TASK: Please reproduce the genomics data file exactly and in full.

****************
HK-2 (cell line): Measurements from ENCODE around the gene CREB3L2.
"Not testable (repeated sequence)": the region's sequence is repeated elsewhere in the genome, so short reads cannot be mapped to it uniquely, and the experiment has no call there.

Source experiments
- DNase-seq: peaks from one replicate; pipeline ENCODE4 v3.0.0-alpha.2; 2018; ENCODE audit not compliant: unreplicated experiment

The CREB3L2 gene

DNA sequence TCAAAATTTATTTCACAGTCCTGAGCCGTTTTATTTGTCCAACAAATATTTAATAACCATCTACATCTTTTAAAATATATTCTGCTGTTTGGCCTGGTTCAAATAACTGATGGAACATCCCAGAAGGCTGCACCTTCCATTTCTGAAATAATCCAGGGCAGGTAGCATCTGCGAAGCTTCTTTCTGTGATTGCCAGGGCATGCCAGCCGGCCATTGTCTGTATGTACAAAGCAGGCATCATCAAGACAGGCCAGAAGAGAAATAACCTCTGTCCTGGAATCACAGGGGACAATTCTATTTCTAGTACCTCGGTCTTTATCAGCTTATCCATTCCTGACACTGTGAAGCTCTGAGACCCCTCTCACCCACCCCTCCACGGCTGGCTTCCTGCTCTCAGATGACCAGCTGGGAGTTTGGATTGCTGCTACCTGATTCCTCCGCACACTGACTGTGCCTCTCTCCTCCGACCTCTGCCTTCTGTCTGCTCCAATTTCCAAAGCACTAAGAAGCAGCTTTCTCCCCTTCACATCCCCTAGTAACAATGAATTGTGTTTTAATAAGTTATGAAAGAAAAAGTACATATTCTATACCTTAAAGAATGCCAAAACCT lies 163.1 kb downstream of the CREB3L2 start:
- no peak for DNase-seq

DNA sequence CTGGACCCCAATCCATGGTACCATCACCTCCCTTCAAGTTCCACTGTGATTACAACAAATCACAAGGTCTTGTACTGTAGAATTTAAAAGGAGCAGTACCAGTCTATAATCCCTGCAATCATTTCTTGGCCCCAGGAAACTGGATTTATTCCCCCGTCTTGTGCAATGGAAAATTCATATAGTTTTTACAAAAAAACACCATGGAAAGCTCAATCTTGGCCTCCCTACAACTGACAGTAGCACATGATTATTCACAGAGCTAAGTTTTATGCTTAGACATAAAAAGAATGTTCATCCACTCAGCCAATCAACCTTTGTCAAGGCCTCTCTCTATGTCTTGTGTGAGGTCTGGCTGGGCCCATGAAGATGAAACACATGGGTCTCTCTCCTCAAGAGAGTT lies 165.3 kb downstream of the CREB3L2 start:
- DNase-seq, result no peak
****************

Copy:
HK-2 (cell line): Measurements from ENCODE around the gene CREB3L2.
"Not testable (repeated sequence)": the region's sequence is repeated elsewhere in the genome, so short reads cannot be mapped to it uniquely, and the experiment has no call there.

Source experiments
- DNase-seq: peaks from one replicate; pipeline ENCODE4 v3.0.0-alpha.2; 2018; ENCODE audit not compliant: unreplicated experiment

The CREB3L2 gene

DNA sequence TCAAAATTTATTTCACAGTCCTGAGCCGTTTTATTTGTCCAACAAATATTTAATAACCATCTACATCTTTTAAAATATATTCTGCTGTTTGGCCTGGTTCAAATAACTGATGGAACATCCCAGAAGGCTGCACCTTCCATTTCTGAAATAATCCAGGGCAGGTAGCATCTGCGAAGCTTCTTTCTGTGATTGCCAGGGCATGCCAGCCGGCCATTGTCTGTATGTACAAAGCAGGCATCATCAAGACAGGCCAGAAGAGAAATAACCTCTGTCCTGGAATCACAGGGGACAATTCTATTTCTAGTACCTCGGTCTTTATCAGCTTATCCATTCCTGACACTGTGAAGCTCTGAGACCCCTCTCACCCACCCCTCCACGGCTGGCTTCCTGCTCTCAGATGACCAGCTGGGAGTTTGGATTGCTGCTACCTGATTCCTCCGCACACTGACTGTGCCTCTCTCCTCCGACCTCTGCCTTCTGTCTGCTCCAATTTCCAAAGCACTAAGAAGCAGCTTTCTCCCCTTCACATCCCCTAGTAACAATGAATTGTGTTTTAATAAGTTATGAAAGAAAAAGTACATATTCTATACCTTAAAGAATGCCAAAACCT lies 163.1 kb downstream of the CREB3L2 start:
- no peak for DNase-seq

DNA sequence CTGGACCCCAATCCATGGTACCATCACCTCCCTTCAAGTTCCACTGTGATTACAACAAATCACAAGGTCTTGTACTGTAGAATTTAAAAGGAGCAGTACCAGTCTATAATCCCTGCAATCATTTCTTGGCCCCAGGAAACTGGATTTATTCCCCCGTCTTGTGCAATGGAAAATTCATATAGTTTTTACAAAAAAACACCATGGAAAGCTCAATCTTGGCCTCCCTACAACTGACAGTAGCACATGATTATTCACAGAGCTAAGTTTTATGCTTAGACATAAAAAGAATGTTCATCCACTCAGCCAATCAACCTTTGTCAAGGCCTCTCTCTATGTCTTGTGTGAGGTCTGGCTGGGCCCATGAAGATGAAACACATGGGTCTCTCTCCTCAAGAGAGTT lies 165.3 kb downstream of the CREB3L2 start:
- DNase-seq, result no peak